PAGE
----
the woman’s fingers take to my shirt buttons
i am all done up in a second. i want to tell her
this is a love you don’t worry for i have never
been safer. we are just being kids.
the man says: let’s stop bothering these two.
grabs her arm. she shakes her head but
leaves us, my buttons done tight to my throat.

(toward the light)

we have finally outdone ourselves.
when eye to eye i can tell
we both know it. it is better
just to hold hands. the mescaline stands
up inside me, paces like a caged animal.
it rubs its wrists together
i am rubbing my wrists together, now massaging
my eyes for the light show. there is nowhere
else to look. i laugh for minutes because
i bought this, these neurons firing
into each other,  crying and snotting
and unbridled awe using money grandma sent
for valentines day. she doesn’t even like me
having a drink with dinner. i can’t think
of a better way to use up
this celebration of love. i heard recently
that mostly rich kids do drugs heavy
anymore because it’s all too expensive.
it’s good to have grandmas
with underused checkbooks,
good to afford both dinner and psychedelics.
sad this is another bought pleasure but
it is a bad time to be sad. we know
we are through the thick of it
when we can look at each other again
and like it. ten hours in we lay on the limbs
of a bur oak like big cats, talking
about other times we were high
while hikers walk the ridge beneath us.
i want to grow into this tree:
a resting spot, a way to get closer
to sky.

(ongoing edits) – combination of two poems

i know i allow the wallowing to continue. i don’t know
how to shake it. yesterday i bought tea advertised as a “tension tamer”
and another that claimed “mood boosting effects.” both were terrible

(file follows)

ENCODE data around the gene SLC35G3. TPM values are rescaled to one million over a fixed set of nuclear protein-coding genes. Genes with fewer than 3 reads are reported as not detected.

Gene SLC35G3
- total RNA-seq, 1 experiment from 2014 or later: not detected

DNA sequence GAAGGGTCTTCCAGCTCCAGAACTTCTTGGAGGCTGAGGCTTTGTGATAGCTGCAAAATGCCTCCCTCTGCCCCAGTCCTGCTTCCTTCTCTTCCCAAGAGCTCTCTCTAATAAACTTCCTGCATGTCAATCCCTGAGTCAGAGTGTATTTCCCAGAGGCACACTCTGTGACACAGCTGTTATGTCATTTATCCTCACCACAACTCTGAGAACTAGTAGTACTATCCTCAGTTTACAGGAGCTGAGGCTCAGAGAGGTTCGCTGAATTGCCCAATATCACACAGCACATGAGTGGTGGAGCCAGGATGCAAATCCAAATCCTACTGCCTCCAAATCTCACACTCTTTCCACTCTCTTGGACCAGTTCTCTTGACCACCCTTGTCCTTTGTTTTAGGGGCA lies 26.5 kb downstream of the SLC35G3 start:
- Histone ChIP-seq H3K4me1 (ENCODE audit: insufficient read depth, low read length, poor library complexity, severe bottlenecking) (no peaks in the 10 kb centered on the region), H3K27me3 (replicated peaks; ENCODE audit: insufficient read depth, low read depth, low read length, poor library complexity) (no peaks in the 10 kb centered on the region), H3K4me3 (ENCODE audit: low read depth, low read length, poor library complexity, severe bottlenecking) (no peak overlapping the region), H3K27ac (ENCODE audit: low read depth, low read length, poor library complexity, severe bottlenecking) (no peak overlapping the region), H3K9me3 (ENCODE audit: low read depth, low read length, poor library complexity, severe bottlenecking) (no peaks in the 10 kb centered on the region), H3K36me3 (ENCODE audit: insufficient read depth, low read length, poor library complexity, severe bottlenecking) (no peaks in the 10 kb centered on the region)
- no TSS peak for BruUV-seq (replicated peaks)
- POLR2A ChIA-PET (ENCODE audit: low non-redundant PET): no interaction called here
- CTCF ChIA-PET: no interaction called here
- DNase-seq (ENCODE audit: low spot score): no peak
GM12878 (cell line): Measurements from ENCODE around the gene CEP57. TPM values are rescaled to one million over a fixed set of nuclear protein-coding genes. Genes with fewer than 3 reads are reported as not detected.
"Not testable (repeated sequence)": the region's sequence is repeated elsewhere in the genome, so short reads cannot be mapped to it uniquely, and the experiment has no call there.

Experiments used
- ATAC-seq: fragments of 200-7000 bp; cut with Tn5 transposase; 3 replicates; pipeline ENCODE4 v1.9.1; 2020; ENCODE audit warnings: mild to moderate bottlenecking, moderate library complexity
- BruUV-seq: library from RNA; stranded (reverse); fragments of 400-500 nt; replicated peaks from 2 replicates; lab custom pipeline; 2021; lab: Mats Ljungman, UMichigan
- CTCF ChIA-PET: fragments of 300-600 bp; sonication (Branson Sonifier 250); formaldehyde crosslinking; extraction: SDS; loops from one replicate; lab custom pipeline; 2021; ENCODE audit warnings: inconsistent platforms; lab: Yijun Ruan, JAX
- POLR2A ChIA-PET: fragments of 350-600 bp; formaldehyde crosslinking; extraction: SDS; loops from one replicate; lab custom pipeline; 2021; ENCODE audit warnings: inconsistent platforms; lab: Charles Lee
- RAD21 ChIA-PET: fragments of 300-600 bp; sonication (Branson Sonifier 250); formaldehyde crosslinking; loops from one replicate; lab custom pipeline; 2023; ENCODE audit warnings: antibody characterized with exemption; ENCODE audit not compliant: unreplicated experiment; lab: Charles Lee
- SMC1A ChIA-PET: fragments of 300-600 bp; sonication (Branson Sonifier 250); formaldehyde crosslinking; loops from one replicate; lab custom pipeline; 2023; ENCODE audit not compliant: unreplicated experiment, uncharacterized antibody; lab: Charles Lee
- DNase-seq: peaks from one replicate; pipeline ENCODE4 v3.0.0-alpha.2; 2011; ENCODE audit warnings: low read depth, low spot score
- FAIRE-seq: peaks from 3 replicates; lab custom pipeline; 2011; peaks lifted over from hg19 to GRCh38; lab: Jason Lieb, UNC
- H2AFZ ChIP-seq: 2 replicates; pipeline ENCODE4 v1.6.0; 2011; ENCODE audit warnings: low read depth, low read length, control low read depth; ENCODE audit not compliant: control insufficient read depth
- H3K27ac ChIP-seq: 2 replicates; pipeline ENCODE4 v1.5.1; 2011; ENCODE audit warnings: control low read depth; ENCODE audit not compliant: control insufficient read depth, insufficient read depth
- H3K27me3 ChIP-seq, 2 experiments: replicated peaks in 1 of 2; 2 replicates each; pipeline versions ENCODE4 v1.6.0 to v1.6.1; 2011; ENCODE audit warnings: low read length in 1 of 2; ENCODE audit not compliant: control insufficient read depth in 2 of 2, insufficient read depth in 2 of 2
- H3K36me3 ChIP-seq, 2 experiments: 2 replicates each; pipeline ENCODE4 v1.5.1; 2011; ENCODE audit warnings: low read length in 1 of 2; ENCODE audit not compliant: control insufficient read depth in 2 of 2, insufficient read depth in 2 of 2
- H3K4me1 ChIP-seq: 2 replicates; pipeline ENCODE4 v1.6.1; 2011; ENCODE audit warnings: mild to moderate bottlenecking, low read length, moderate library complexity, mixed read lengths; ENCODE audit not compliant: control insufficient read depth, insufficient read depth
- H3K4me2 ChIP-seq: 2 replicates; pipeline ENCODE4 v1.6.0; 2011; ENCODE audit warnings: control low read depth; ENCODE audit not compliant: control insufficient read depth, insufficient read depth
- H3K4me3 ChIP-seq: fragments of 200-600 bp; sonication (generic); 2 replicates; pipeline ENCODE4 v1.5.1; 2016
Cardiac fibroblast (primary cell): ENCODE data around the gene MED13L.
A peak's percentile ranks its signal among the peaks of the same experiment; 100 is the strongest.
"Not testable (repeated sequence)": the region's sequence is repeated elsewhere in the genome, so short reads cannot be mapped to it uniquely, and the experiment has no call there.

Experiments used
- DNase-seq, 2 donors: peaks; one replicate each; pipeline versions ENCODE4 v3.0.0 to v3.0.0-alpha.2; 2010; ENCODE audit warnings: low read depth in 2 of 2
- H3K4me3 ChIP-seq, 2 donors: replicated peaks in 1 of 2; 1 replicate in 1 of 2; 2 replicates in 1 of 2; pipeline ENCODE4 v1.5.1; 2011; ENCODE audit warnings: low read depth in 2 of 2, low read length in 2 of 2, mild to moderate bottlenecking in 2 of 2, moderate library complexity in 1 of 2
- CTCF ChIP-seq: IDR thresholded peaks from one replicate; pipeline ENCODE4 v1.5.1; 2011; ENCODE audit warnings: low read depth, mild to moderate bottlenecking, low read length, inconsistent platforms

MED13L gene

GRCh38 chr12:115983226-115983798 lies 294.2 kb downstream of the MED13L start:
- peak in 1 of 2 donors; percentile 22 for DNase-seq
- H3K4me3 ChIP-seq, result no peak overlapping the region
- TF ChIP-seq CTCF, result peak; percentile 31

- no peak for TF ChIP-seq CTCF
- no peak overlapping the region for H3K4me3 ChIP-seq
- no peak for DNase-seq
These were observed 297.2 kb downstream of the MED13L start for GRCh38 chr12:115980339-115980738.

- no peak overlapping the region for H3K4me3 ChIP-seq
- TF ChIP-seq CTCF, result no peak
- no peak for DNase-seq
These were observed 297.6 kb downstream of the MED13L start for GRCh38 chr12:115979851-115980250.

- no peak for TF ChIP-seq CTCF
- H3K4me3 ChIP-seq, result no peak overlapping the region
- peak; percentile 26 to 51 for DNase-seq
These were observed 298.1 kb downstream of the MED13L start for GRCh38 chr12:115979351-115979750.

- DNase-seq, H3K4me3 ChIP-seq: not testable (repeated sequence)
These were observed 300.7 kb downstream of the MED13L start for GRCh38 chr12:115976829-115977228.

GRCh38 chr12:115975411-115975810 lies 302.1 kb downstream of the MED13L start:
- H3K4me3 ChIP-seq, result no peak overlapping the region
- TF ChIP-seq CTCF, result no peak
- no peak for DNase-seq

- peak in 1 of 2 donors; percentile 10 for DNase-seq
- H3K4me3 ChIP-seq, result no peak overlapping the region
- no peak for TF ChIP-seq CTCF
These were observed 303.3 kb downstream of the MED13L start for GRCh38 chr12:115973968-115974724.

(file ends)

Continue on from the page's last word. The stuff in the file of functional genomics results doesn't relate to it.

without sugar but sugar makes me anxious. i drank them both thick
with honey and found myself fingers wrapped around the dog’s ears
like you’d yank a ponytail. i am not normally like this. it is the first day
of the season of snowmelt and i am walking home from a job
i don’t quite hate. there are people on the sidewalks again, their jackets
unbuttoned, hands without gloves. i just saw a person’s ears outside
for the first time in months. one of the many delights of spring.
the last light is touching the tops of houses and i have been walking
a long time. the key is don’t stop nobody gets away by being the fastest
they do it by stayingin motion. a man’s coat touches my arm as we pass
and instead of saying sorry i almost tell him i think i need help. how
do you say it’s the season we remember this city doesn’t suck, but i think
winter and i grew too close this year. it is only a feeling. maybe things
are going too well and i just need to be taken down
a notch. maybe my brain is forgetting to make the right stuff. a friend
tells me if my life was really as great as i say it is i wouldn’t feel
so shitty all the time. you are feeling how you are feeling for some reason,
she says. i want to smack her. my feet are soaked and i don’t have
the patience for this.
everything is wet even my face but the salt streaks
are not explained by this puddle season. if anyone asks, i will blame
the trees dripping their melt. it feels good to pretend someone might ask.
this is all so self indulgent, this drinking tea ’til sloshy, finding reasons
to punish the dog, staying sad. this staying at all.